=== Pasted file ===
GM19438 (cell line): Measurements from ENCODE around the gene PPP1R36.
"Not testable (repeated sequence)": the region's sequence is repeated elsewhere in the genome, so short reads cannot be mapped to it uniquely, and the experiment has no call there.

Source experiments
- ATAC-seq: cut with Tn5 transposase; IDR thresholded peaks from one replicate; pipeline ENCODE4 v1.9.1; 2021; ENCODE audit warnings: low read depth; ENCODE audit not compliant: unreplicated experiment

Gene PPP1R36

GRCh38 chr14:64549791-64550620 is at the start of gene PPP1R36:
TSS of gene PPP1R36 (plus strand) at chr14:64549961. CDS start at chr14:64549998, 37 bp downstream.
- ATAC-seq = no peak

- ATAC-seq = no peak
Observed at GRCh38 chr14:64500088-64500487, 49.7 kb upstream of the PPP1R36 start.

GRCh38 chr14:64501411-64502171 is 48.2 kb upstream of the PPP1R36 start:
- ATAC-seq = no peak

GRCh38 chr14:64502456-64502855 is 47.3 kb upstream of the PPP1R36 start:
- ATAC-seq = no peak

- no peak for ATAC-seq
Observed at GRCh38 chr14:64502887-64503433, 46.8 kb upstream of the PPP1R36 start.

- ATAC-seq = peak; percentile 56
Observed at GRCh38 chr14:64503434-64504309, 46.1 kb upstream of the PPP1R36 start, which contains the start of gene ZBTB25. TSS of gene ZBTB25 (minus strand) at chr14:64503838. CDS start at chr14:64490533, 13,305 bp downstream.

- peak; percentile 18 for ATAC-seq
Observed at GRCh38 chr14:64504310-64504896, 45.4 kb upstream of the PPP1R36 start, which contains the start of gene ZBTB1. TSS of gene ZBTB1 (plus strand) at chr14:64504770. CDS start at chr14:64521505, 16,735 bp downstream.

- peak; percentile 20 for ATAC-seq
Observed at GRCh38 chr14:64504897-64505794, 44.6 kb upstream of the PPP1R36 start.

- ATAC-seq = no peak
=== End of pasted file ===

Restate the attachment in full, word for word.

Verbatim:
GM19438 (cell line): Measurements from ENCODE around the gene PPP1R36.
"Not testable (repeated sequence)": the region's sequence is repeated elsewhere in the genome, so short reads cannot be mapped to it uniquely, and the experiment has no call there.

Source experiments
- ATAC-seq: cut with Tn5 transposase; IDR thresholded peaks from one replicate; pipeline ENCODE4 v1.9.1; 2021; ENCODE audit warnings: low read depth; ENCODE audit not compliant: unreplicated experiment

Gene PPP1R36

GRCh38 chr14:64549791-64550620 is at the start of gene PPP1R36:
TSS of gene PPP1R36 (plus strand) at chr14:64549961. CDS start at chr14:64549998, 37 bp downstream.
- ATAC-seq = no peak

- ATAC-seq = no peak
Observed at GRCh38 chr14:64500088-64500487, 49.7 kb upstream of the PPP1R36 start.

GRCh38 chr14:64501411-64502171 is 48.2 kb upstream of the PPP1R36 start:
- ATAC-seq = no peak

GRCh38 chr14:64502456-64502855 is 47.3 kb upstream of the PPP1R36 start:
- ATAC-seq = no peak

- no peak for ATAC-seq
Observed at GRCh38 chr14:64502887-64503433, 46.8 kb upstream of the PPP1R36 start.

- ATAC-seq = peak; percentile 56
Observed at GRCh38 chr14:64503434-64504309, 46.1 kb upstream of the PPP1R36 start, which contains the start of gene ZBTB25. TSS of gene ZBTB25 (minus strand) at chr14:64503838. CDS start at chr14:64490533, 13,305 bp downstream.

- peak; percentile 18 for ATAC-seq
Observed at GRCh38 chr14:64504310-64504896, 45.4 kb upstream of the PPP1R36 start, which contains the start of gene ZBTB1. TSS of gene ZBTB1 (plus strand) at chr14:64504770. CDS start at chr14:64521505, 16,735 bp downstream.

- peak; percentile 20 for ATAC-seq
Observed at GRCh38 chr14:64504897-64505794, 44.6 kb upstream of the PPP1R36 start.

- ATAC-seq = no peak